Tuesday, June 13, 2006

Glory to God for all things?

So, don't get me wrong. I am not having a mid-life crisis or anything, neither mid-life nor crisis describes me right now, but here is my question.

are we really supposed to say and believe that we give Glory to God for ALL things? everything we do, good and bad, we say, "Glory to God" ?


good things, thats easy to imagine or live or believe, but bad things too?

7 comments:

rowena said...
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cathedral dweller said...

Question - What do you mean by "bad?" A lot hinges on what you mean by that word.

If by bad you mean things that are difficult, traumatic, hard, etc then the answer is, yes, we should give glory to God for all things.

One could debate what giving glory to God in all things would look like. Psalms of lamentation and OT prophets always ascribe glory to God even while they complain and ask God "how long?" And asking "how long" is not rhetorical or metaphorical it's a real question and in asking the question there is a giving of glory to God that simultaneously expresses our experience of the situation and trust in God's ultimate intentions.

It seems to me there are a lot of ways to give glory to God for all things.

Paul said...

I think Dave was meaning should we give glory to God for the bad things we do, not the bad things that happen to us. And I'm interested in some thoughts on this one, too.

Matthew Francis said...

"Glory to God for All Things," were the dying words of St. John Chrysostom, when he had been forceably deposed from his episcopate and marched to death in Armenia.

I'm with cathedral dweller. When Achan stole the consecrated items during the conquest, Joshua told him to "give glory to God," and by this he simply meant to tell the truth, fess up, and repent of his sin. But the words he spoke were literally "give glory to God." This leads me to believe that this was sort of short-hand, biblically, for doing the right thing.

It would seem sort of inhuman to me, for instance, to start lavishly praising God, for instance, immediately after a loved one dies. To use Matthew Davidson's phrase, that would seem like a sort of 'emotional legalism.' Honest mourning would be more truthful.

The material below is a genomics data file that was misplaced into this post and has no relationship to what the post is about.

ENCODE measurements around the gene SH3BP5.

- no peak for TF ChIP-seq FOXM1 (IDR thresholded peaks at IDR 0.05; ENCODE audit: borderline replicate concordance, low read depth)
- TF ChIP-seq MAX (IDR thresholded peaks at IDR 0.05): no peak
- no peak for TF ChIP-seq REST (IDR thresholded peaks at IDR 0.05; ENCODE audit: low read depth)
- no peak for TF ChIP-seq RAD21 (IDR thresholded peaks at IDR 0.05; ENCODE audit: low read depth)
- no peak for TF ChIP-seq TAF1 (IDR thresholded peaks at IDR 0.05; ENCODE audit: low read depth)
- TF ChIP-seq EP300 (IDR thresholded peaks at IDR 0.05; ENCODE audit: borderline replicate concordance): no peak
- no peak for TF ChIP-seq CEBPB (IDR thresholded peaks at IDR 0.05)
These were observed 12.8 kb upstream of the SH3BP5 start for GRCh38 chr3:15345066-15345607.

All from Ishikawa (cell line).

Neverless, even in the midst of pain (even that which we cause) there is an awareness of God's presence and solidarity. Depending on our soul's condition, that can be either to our "healing," or "judgment." If our heart can say "glory to God," than I think that's a sign we're more solidly on the road to healing than to condemnation.

rowena said...
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elizabeth said...

i think praying the Akathist (written by fr lawrence) Jesus Light in Darkness will help with this question... if it is still on sale in the st herman's bookstore, and you do not have it/have not prayed with it, i recommend it... i think it is a way to learn how to do what was meant in this saying... without the emotional legalism etc...

Krista said...

I think that we are called to give glory to God for the mysteries behind our own understanding of the things going on in our lives and around us...a sort of letting go. Glory to God that He knows and He knows we don't sometimes. Giving glory has so many meanings....to trust, to give thanks, to praise and first and foremost to pray to and acknowledge him day in and day out. We must give glory for the small things and the big things in life...in giving you receive..So to give glory for something so called "bad" means (perhaps giving glory isn't the right wording in this context) that we acknowledge that God is in control and we submit to his Will and no longer our own. We are willing to see what He has for our lives even if it means that at times we may have to endure suffering, etc.